Skip Ribbon Commands
Skip to main content


Gout - What it is

Gout is a condition that causes sudden, excruciating pain and swelling in the affected joints, particularly in the big toe. It is a metabolic disorder caused by an excessive amount of uric acid in the blood.

Gout can also arise from a high protein and fat diet and also alcohol. When the kidneys are unable to excrete the excess uric acid, it may end up being deposited as crystals in the joints. If left untreated, the joints may be damaged resulting in  deformity and restricted mobility even after an acute attack has subsided.

What happens when you have Gout?

In some people, there is an abnormality in the metabolism of purine, a chemical compound found in many foods, leading to high levels of uric acid in the blood, far more than what the kidneys can excrete into the urine.

The excess uric acid in the blood is deposited as uric acid crystals in the joint cartilage, tendons and other surrounding tissues. The uric acid crystals irritate the synovial membrane that covers the joints, resulting in redness, pain and swelling. The joints commonly affected by gout are the big toe, foot, ankle, knee, elbow and wrist.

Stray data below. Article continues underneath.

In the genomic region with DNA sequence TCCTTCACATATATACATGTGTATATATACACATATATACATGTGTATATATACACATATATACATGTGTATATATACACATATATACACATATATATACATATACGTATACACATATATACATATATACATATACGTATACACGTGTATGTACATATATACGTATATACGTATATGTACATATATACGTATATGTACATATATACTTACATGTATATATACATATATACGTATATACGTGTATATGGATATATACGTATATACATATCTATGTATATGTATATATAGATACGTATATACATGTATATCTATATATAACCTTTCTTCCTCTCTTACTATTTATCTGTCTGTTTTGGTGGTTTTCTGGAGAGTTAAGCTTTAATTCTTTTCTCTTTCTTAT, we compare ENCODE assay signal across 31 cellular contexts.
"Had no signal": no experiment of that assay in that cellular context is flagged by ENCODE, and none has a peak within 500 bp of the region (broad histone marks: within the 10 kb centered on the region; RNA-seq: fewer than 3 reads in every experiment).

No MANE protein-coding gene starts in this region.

Stages of Gout

Patients with gout do not suffer from continuous pain all the time. They experience sudden joint pains from “acute attacks”. When the acute attacks subside, they may feel well for months or even years, but the attacks may recur and become more frequent.

From a medical point of view, there are 4 stages of gout:

1. Asymptomatic phase 

Patients have elevated levels of uric acid in the blood, but do not experience any pain or swelling. Not all patients with high uric acid will have an acute attack.

2. Acute gout 

At this stage, uric acid crystals are deposited around the joint, causing sudden swelling and intense pain. This is commonly referred to as gout attack.

3. “Interval” gout 

In between gout attacks, patients may not experience any symptoms and will have normal joint function. The uric acid level remains high.

4. Chronic gout 

If treatment is not sought, years of gout attacks will cause damage to the affected joints, leading to deformity, chronic pain, and immobility.

Elevated levels of uric acid may be deposited as crystals in the kidney forming uric acid kidney stones. These uric acid kidney stones, like the regular ones, may cause pain, obstruction to the flow of urine and infection. Clumps of uric acid crystals called tophi, can form around joints, tendon, ligaments and even in ear lobes of patients with chronic gout.

Gout - Preparing for surgery

Gout - Post-surgery care